People living with HIV need tailored COVID-19 vaccination information

People living with HIV need tailored COVID-19 vaccination information


While most people living with HIV have received at least one dose of the COVID-19 vaccine, younger and Black individuals are hesitant to get vaccinated and have lower vaccination rates, according to a new study by Rutgers researchers.

The study, published in AIDS Patient Care and STDs, is among the first to examine COVID-19 vaccination efforts based on people living with HIV in the United States.

The researchers nationally surveyed people living with HIV between March and May of 2021—at the onset of the vaccination program—and found that while most individuals had reported receiving at least one dose of a vaccine, certain subgroups had lower intentions of getting vaccinated.

Participants who were older and had been living with HIV for a longer period of time were more likely to have received at least one dose of the vaccine, showed less vaccine hesitancy, and had higher perceived vulnerability to COVID-19. Rates of vaccination were also highest among sexual and gender minority cisgender men and transgender participants, as well as those more likely to report an undetectable viral load.

Among the unvaccinated people living with HIV who completed the survey, sexual and gender minority individuals—who include but are not limited to individuals who identify as lesbian, gay, bisexual, asexual, and transgender—demonstrated higher intent to get vaccinated than non-sexual and gender minority individuals.

The researchers also found that Black participants were least likely to be vaccinated, which is consistent with other studies that have demonstrated the relation between race and residential segregation for individuals infected with HIV and COVID-19 in the United States, where people of color tend to live in less economically advantaged neighborhoods.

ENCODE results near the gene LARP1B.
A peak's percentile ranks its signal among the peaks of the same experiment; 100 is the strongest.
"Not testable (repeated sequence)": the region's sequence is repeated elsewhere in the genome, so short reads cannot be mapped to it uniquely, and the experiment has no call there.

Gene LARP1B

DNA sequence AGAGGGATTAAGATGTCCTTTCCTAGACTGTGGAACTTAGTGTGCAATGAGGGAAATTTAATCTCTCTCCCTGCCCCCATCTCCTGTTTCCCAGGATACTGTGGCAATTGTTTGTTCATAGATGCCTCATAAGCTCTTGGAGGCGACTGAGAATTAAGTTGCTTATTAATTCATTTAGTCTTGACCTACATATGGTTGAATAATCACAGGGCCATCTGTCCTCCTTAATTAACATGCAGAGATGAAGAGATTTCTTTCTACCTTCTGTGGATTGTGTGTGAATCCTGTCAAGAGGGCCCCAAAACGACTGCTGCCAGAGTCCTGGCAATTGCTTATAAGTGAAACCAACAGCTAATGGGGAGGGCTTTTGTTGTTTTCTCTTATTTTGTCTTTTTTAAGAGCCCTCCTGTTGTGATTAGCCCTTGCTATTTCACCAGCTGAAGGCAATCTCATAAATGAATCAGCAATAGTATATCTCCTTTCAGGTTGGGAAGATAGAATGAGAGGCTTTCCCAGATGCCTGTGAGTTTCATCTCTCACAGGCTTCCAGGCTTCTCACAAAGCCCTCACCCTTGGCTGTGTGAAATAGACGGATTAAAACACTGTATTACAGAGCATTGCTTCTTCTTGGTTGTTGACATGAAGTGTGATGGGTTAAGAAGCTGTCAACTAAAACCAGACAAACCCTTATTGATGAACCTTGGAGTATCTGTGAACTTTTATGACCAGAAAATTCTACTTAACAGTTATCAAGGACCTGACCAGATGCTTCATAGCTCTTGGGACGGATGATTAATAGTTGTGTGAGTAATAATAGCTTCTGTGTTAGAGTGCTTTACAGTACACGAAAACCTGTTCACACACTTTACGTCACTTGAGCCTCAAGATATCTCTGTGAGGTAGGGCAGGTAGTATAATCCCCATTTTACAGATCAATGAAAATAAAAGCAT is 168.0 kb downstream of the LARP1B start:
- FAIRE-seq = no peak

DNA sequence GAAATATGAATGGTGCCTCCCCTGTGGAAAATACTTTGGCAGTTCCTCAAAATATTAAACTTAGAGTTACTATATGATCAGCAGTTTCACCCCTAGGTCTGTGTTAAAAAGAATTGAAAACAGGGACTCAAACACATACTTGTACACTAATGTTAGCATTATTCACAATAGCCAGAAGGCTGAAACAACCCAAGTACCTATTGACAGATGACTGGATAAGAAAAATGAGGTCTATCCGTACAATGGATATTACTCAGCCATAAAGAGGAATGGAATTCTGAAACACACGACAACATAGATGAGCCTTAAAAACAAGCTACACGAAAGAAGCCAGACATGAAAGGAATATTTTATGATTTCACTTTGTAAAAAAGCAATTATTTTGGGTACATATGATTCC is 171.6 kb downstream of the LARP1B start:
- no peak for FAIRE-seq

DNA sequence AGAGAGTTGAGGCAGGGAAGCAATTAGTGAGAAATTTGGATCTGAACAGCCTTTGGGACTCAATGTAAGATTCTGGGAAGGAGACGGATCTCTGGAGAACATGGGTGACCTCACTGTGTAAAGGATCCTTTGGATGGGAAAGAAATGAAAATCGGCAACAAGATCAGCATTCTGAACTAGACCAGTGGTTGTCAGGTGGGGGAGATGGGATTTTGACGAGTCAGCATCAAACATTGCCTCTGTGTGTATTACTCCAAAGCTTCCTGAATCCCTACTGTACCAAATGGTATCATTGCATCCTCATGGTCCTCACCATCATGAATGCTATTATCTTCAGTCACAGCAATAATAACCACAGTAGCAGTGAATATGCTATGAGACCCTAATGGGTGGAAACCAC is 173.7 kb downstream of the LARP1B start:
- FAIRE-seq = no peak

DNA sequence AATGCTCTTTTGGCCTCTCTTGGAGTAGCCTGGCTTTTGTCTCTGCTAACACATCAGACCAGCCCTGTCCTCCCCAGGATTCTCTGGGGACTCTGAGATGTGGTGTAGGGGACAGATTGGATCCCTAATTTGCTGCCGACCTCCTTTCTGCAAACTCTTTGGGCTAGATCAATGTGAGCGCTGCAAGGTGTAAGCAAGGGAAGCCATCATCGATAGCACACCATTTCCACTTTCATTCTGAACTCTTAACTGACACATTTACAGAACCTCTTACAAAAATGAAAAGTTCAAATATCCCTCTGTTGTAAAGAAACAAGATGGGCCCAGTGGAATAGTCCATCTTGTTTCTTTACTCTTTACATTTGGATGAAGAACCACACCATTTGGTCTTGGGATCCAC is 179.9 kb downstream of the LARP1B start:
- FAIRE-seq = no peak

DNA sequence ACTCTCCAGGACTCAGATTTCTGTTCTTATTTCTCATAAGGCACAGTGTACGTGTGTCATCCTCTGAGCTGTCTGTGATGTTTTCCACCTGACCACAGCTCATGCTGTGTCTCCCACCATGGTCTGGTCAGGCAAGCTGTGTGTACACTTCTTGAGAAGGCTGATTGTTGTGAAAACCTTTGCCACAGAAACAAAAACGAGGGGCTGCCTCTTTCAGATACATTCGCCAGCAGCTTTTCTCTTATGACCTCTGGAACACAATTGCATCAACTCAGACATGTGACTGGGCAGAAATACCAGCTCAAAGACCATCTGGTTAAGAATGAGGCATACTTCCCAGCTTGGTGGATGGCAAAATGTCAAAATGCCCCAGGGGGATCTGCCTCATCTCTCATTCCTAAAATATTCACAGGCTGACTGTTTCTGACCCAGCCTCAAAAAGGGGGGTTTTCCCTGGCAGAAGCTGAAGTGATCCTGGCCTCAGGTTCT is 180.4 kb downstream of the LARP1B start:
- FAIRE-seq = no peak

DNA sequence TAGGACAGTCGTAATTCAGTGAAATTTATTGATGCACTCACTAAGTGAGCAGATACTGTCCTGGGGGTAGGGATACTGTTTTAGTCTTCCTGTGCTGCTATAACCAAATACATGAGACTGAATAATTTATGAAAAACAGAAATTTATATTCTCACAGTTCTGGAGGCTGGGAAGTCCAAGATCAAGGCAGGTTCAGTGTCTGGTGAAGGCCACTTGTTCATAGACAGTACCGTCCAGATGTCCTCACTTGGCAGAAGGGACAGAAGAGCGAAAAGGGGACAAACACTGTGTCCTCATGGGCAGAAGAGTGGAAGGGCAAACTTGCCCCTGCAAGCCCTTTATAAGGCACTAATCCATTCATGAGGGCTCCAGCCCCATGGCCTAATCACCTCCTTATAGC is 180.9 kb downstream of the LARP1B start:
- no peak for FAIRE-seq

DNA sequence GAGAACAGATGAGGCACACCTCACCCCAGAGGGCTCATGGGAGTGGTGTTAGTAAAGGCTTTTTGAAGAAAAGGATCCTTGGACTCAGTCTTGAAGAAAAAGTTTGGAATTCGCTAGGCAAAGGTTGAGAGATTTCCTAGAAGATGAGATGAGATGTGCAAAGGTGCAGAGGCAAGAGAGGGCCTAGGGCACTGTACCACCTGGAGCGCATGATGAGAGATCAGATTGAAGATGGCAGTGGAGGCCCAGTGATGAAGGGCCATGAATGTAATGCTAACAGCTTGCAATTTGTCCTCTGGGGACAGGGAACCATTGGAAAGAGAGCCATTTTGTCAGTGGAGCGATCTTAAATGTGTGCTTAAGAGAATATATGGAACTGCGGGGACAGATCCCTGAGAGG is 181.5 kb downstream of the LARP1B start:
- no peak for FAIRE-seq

“Our findings suggest that successfully managing COVID-19 and HIV is predicated largely on continued access to trusted health care providers and trusted sources of health information, which likely affects decision-making around vaccine uptake as well as treatments for both HIV and COVID-19,” says Perry N. Halkitis, dean of the Rutgers School of Public Health and Director of the Center for Health, Identity, Behavior & Prevention Studies which collected the data.

While COVID-19 vaccination rates have likely increased since the survey was conducted, the researchers say that their results are important when considering the possibility of an annual COVID-19 vaccine.

“Increasing and maintaining access to vaccination for people living with HIV is crucial especially as we expect COVID-19 to become endemic, requiring an annual dose or booster,” adds Halkitis.

The researchers call for tailored public health messaging around the importance of vaccination for people living with HIV, particularly those who are younger, Black, Latinx, or do not have regular exposure to health messaging, like cisgender straight men who are less likely to access care for HIV, and cisgender women who have regularly expressed false concerns about the potential effects of the vaccine on fertility and reproductive health.

For people living with HIV of various sociodemographic backgrounds, it is essential that communication of health information provides a genuine understanding of various communities’ concerns and acts in partnership to address the hesitancies.

“The findings from this study also underscore the significance of having a multidimensional approach to promoting the importance of COVID-19 vaccines,” says Kristen D. Krause, instructor at the Rutgers School of Public Health and deputy director of the Center for Health, Identity, Behavior & Prevention Studies. “It has become clear over time that a one-size-fits-all approach will not work for everyone, and those living with HIV/AIDS are no different, even if they are used to public health messaging.”

This work shows that no group should be treated as monolithic as is too often the approach of medical providers. Health care providers as well as public health messaging must attend to the many intersectional identities people hold, researchers say.

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